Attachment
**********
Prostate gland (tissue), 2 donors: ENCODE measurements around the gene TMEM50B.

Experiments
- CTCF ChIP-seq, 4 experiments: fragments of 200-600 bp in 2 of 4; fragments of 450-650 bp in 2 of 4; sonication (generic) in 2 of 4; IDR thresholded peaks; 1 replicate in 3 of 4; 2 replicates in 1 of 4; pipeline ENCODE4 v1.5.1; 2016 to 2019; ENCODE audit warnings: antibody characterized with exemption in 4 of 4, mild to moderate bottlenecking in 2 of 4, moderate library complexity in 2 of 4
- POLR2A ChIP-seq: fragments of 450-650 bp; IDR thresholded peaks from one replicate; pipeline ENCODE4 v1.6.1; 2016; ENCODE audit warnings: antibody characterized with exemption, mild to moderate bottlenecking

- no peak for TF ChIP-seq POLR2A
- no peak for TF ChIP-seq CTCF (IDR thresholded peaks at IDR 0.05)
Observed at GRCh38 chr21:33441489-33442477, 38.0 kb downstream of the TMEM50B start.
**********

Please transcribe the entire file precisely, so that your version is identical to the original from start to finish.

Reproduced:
Prostate gland (tissue), 2 donors: ENCODE measurements around the gene TMEM50B.

Experiments
- CTCF ChIP-seq, 4 experiments: fragments of 200-600 bp in 2 of 4; fragments of 450-650 bp in 2 of 4; sonication (generic) in 2 of 4; IDR thresholded peaks; 1 replicate in 3 of 4; 2 replicates in 1 of 4; pipeline ENCODE4 v1.5.1; 2016 to 2019; ENCODE audit warnings: antibody characterized with exemption in 4 of 4, mild to moderate bottlenecking in 2 of 4, moderate library complexity in 2 of 4
- POLR2A ChIP-seq: fragments of 450-650 bp; IDR thresholded peaks from one replicate; pipeline ENCODE4 v1.6.1; 2016; ENCODE audit warnings: antibody characterized with exemption, mild to moderate bottlenecking

- no peak for TF ChIP-seq POLR2A
- no peak for TF ChIP-seq CTCF (IDR thresholded peaks at IDR 0.05)
Observed at GRCh38 chr21:33441489-33442477, 38.0 kb downstream of the TMEM50B start.